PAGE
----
Many thanks to Precious Crabtree and Kristen Record. The three of us were NEA Global Fellows together in Peru and this is not the first time I’ve dragged poor Kristen off to pose for a book.

In July I have the honor of speaking at the Lincoln Memorial during the Save Our Schools rally and march and in 2017 the NNSTOY conference will be in Washington.  It is my hope by the end of these visits that I will be able to do books for all of the Smithsonian Museums!

I lament that the West Coast does not have a Smithsonian Museum, in fact, more than lament it, I protest it! The National Mall offers free museums for Native American History, African American History, the Holocaust Museum, that National Gallery and more… all free to all comers.  But all those free museums are lumped in a few acres  almost 3000 miles away from Portland.  As much as I’d like to make books for, say, the Smithsonian Museum of Northwest Culture in Portland, Oregon, I’ll hope that day comes some day and in the meantime I will create books for the Smithsonian Museums we do have.

So, without further ado:

Ability Guidebook_ I Am Going To The Renwick Gallery

Brett Bigham is the 2014 Oregon State Teacher of the Year and was awarded an NEA National Award for Teaching Excellence in 2015.

Explore Rome and Visit the Macuteo Obelisk! A New Ability Guidebook!

MacuteoAD

Ability Guidebook_ I Am Going To The Macuteo Obelisk

It is always fun when I get a new Ability Guidebook finished! I am inspired because I have had a volunteer step forward to translate the books into Italian!  You cannot Imagine how exciting it was to get that email!  I am writing these books for Italy knowing that only a few English speaking tourists might ever need them.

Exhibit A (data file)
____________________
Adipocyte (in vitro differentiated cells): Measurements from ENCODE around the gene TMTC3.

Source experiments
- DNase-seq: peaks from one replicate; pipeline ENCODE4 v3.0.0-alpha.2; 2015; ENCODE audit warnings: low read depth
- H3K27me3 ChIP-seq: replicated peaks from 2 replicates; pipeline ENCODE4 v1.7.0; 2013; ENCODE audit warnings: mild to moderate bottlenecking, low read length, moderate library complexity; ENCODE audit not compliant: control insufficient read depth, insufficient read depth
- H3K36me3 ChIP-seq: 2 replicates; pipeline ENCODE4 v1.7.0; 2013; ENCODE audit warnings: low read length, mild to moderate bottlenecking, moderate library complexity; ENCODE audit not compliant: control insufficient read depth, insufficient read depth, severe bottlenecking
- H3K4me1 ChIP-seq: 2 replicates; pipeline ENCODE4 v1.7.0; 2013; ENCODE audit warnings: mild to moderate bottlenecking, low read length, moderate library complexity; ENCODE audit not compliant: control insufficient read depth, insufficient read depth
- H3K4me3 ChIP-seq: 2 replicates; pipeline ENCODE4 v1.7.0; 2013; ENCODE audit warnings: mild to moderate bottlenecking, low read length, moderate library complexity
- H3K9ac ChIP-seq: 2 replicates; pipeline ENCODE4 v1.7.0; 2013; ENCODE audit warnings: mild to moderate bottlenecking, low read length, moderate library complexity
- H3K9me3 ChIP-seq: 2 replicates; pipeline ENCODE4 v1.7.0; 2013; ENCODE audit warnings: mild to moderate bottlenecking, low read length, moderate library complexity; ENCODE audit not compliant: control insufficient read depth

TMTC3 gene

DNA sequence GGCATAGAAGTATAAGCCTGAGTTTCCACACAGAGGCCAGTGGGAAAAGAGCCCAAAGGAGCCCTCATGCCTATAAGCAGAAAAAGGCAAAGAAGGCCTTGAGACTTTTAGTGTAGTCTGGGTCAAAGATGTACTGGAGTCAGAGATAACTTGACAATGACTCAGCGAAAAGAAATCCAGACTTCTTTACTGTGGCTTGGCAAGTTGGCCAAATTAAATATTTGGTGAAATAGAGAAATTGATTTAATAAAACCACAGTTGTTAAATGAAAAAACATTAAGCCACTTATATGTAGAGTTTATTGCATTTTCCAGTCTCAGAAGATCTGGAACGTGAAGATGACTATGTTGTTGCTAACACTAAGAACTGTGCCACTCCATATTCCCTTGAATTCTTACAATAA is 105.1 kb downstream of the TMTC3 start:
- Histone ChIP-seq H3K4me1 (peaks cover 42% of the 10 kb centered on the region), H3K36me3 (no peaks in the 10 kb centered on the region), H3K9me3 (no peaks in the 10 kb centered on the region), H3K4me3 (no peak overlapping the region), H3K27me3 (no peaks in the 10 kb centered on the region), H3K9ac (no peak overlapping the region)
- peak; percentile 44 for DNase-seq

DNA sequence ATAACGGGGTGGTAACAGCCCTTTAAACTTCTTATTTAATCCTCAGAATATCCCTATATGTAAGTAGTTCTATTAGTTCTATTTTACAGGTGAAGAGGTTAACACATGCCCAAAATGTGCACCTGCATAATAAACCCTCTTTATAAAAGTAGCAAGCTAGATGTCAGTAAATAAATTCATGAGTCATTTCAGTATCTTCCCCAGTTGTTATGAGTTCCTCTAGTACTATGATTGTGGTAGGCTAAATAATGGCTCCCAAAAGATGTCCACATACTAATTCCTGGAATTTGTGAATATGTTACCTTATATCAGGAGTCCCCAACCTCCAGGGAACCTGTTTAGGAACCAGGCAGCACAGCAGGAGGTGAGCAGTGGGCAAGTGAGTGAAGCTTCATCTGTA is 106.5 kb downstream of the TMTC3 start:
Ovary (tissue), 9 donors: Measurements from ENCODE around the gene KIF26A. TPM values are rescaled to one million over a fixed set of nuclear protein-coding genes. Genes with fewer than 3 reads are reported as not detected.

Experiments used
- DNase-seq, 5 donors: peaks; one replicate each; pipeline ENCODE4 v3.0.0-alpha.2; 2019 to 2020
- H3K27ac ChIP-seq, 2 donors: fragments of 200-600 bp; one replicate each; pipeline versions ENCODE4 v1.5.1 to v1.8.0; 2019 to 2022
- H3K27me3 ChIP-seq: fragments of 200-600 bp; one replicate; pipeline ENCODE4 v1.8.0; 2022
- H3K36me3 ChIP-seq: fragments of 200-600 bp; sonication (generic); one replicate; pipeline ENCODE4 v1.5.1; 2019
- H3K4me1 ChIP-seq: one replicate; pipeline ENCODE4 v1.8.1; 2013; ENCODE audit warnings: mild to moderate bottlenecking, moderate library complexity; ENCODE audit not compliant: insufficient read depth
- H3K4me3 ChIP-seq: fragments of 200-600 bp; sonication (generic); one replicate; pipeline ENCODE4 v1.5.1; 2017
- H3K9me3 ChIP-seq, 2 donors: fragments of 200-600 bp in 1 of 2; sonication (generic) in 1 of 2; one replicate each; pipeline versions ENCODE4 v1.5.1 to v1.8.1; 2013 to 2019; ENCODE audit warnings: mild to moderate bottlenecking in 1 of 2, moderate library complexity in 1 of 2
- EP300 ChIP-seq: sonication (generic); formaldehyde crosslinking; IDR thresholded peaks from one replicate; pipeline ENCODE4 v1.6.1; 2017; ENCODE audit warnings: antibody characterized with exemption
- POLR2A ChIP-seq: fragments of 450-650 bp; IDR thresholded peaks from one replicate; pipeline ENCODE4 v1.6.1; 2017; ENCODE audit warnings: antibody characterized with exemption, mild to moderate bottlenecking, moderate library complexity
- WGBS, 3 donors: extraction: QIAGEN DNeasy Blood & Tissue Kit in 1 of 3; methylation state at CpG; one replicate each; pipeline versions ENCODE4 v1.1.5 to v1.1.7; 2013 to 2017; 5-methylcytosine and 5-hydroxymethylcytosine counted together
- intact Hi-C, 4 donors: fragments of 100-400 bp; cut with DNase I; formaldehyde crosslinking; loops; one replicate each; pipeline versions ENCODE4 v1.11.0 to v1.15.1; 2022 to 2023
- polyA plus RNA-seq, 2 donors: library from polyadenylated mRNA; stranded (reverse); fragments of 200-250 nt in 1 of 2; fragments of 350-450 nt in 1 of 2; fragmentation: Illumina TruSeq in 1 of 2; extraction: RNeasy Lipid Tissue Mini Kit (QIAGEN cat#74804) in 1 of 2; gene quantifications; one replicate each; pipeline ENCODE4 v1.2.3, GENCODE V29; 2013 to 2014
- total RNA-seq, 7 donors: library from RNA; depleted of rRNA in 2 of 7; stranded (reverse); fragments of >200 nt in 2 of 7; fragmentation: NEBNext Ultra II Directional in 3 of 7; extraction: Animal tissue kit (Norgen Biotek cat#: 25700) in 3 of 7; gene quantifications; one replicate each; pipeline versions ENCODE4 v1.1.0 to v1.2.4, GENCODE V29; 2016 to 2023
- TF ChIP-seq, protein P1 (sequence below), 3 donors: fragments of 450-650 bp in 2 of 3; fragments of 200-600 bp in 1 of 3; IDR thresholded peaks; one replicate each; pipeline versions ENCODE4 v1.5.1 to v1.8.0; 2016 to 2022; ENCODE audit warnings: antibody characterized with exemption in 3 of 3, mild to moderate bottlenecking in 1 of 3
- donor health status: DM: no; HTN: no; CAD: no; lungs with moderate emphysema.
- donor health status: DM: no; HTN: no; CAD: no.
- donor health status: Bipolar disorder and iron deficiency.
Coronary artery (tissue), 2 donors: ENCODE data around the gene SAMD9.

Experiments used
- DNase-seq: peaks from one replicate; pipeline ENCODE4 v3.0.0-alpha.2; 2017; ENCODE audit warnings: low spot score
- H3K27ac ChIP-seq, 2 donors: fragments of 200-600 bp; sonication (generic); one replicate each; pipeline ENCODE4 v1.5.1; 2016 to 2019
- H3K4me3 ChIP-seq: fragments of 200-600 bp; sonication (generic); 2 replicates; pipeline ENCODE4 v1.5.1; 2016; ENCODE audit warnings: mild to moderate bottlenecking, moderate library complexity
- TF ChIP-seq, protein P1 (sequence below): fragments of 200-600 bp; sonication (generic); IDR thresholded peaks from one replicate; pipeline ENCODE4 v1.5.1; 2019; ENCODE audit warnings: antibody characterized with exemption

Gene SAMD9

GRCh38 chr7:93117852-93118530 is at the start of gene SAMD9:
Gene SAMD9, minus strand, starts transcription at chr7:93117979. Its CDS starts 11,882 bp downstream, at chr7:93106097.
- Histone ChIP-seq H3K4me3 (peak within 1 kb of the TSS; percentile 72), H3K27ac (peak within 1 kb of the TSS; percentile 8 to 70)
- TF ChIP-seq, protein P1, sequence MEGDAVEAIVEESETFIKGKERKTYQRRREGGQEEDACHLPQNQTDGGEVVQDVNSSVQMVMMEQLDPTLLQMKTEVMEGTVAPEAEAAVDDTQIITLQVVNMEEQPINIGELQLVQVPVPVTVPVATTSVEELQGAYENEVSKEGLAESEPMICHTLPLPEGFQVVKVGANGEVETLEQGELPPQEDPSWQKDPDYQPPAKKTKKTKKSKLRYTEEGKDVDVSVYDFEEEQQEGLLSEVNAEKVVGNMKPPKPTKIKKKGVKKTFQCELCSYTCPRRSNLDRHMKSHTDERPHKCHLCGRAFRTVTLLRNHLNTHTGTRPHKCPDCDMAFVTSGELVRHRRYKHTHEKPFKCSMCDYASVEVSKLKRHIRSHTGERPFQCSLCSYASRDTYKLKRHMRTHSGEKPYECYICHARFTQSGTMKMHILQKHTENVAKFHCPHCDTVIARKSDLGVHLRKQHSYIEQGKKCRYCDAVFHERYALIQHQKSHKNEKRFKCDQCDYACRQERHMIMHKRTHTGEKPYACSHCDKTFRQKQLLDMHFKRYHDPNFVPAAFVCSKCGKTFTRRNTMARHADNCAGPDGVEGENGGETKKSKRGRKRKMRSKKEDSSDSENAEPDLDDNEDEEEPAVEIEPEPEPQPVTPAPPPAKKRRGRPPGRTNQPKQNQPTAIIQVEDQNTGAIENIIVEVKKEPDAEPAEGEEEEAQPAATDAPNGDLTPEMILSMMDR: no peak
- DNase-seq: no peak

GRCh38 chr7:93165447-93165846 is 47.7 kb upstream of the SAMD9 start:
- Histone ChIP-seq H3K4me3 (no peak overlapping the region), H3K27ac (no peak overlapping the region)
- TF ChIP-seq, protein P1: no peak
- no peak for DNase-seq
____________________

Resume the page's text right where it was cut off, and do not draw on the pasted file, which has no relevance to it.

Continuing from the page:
But I knew that once the books were in English, if I could find someone to translate, they could then be a valuable tool for people with autism who live in, or who are visiting Rome.

My hope is that I will inspire some people in Italy to step forward and make some books of their own! Even now my friend Bill Pierce is visiting Vienna taking pictures to create some additional Ability Guidebooks. Some of Sam Sennott’s students at Portland State University chose to make a book instead of doing a final paper. These are more awesome people stepping up to help create a permanant library of supports for people with autism! (And a support for teachers who are taking their younger students on field trips to these important cultural destinations).  I am thrilled to have Bill join me in this project and the students of PSU as well!

If anyone has decent pictures of the Vatican Museum entry I sure could use them….mine turned out pretty poorly.

Brett Bigham

2014 Oregon State Teacher of the Year

2015 NEA National Award for Teaching Excellence

I Am Going To The Rose Festival!

Three years ago I contacted the Rose Festival to suggest to them that they create some events that were more accessible to people with special needs. Because I work so much with people with autism I knew that there were quite a few people who were never able to visit Cityfair at Waterfront Park.  With the combinations of crowds, noise, music and carnival rides it was more than some of my students could handle.

Rose Festival Ad